Nowadays electricity generation through renewable energy sources, like solar, wind, small hydro, CHP (RES) is continuously rising due to a number of key socio-economic factors:
- The increasing social pressure on the national governments and utility operators towards a more sustainable environment, measured by the reduction of greenhouse gases emissions (GHG) due to the energy generation.
- With the adoption of Directive 2009/28/CE, the EU is putting in place an ambitious energy policy aimed to dramatically increase the amount of renewable energy (solar, wind, biomass, geothermal, hydro-electric and tidal) to cover the European energy demand, in a bid to spark a new industrial revolution that will deliver a low-carbon economy, whilst making the energy we do consume more secure, competitive and sustainable.
- The increasing energy demand at overall level, driven by developing countries, like China, India, Brasil.
- The expected achievement in 2020-2030 of the peak of the carbon fossil energy sources stocks which could be extracted and made available as primary energy sources at reasonable costs.
- The high costs and the strong regulatory concerns in the construction of new transmission lines to accommodate the overall rising energy demand at worldwide level.
- The transition from a centralized and centrally-controlled energy value chain to a more democratic and distributed energy generation, enabled by the disruptive innovation conveyed by the last generation of ICTs and Internet massive spreading, which is making it possible to each energy consumer to self-produce and accommodate (at least partially) its energy demand (energy prosumers), with a clear advantage of energy production at point-of-need and subsequent more efficient energy value chain due to lower energy losses in comparison with the traditional centralized energy generation and transmission value chain.
Unfortunately, despite the overall above depicted framework is largely pushing the renewable energy sources massive penetration, however there are a lot of significant yet unresolved challenges in order to successfully and effectively integrate high shares of renewable energy sources in the current energy production-transmission-distribution value chain.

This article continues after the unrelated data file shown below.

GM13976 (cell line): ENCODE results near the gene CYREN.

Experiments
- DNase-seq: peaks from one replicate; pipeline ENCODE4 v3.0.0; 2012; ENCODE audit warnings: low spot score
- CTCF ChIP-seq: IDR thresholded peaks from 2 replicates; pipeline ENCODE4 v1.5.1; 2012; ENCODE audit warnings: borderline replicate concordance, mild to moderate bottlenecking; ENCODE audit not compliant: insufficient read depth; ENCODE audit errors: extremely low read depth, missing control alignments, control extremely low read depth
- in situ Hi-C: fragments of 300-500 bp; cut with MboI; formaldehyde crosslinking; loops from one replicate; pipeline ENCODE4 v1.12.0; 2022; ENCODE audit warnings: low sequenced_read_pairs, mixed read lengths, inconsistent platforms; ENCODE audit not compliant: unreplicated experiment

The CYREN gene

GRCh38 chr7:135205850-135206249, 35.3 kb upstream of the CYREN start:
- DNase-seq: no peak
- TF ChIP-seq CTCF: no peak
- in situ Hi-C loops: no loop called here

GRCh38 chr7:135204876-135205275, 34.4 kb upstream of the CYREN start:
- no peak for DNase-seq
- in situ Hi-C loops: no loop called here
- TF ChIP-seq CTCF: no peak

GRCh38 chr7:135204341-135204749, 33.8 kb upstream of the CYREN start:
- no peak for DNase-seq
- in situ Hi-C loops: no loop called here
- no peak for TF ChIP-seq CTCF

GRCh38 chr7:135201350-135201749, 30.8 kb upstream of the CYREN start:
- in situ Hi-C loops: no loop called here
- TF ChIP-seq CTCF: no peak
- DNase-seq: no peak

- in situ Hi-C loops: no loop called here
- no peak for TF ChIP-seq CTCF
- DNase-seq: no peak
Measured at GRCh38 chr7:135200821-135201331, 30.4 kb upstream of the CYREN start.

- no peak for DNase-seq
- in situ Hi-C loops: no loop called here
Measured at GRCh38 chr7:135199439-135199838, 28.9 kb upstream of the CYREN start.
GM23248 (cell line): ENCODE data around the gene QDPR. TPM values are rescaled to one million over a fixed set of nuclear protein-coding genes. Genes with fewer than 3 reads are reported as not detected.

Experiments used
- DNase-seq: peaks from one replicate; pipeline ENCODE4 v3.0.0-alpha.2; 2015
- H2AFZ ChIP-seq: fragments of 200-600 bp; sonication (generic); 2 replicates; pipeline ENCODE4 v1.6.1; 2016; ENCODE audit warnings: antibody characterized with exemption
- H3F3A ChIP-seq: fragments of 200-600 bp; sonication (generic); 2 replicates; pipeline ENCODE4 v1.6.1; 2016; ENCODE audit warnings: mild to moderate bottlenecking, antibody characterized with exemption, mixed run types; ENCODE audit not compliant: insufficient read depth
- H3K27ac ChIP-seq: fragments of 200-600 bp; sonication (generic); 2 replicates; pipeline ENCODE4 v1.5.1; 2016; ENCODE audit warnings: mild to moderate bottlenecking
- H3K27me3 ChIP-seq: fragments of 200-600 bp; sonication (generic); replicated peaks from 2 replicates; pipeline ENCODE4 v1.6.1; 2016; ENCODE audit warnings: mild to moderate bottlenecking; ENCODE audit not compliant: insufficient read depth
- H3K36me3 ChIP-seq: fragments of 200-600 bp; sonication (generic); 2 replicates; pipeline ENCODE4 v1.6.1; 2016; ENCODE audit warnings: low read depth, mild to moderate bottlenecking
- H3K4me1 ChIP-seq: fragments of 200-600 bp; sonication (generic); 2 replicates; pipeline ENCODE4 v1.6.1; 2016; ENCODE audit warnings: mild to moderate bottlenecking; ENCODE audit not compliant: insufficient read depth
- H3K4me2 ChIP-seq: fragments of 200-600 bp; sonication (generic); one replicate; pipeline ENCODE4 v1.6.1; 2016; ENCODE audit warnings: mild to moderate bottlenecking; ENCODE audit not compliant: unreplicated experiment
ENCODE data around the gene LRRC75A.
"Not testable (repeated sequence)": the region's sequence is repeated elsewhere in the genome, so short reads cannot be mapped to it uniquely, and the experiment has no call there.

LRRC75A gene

In particular the higher electricity generation potential from renewable sources comes from wind and sun, which are inherently intermittent and, as a consequence, large amounts of variable generation from renewable sources are not fully forecast able and the overall power they can produce is continuously variable and fluctuating.
Intermittent generation like wind can cause problems in power grids, in physical balances and in quality of power, and can ultimately cause energy outages and security problems to humans and things.
This of course pose serious reliability and security problems to the stability and security of the actual grid, not to mention the quality of the energy produced.
Indeed current Power Distribution Grids are simple systems with very limited active control. The growing presence of Distributed Generation and in particular the introduction of renewable sources is expected to significantly change the scenario.
This new infrastructure, briefly called Smart Grid, presents an interleaved connection of power, control and communication.
As a consequence unfortunately these sources cannot be easily dispatched within the present distribution system since this was designed to operate in a "passive" way only.
Thus the increasing amount of renewable sources connected to the distribution network makes it more and more difficult to meet the stringent power quality and reliability targets that electricity consumers demand nowadays.
Energy storage is one of the most promising solutions to support the increased usage at the point of need of intermittent RESs, alleviating congestions and transmission losses in transferring electricity far away for the production site, as well as introduce other benefits related to the back-up (or buffer) action of Energy Storage Systems enabling:
- To capture surplus renewable energy, that cannot be utilized by the grid due to low load demand or transmission constraints
- To maximize the payback of the installed intermittent RESs (wind and solar generators) and reducing the cost of the electricity produced
- To provide supplementary or backup power in correspondence of RES reduction or absence;
- To effectively alleviate power quality issues (e.g. interferences arising from the connection of wind turbines to the grid), thus improving the electrical quality of the RES power output.
Hydrogen is undoubtedly a high-promising storage technology due to its high energy density and high reversibility, but it currently faces security and cost problems preventing it to be largely exploited into the energy storage market. Metal hydrides provide a much higher volume density than compressed or liquid gas. In particular magnesium hydrides (MgH2) have been selected for mass storage with clear advantages in terms of safety, stability, modularity, high density, high dynamic and reversibility.
INGRID project aims at achieving the following targets: Round-trip Efficiency (up to 50-60%), Energy Density up to 600 kWh/m3.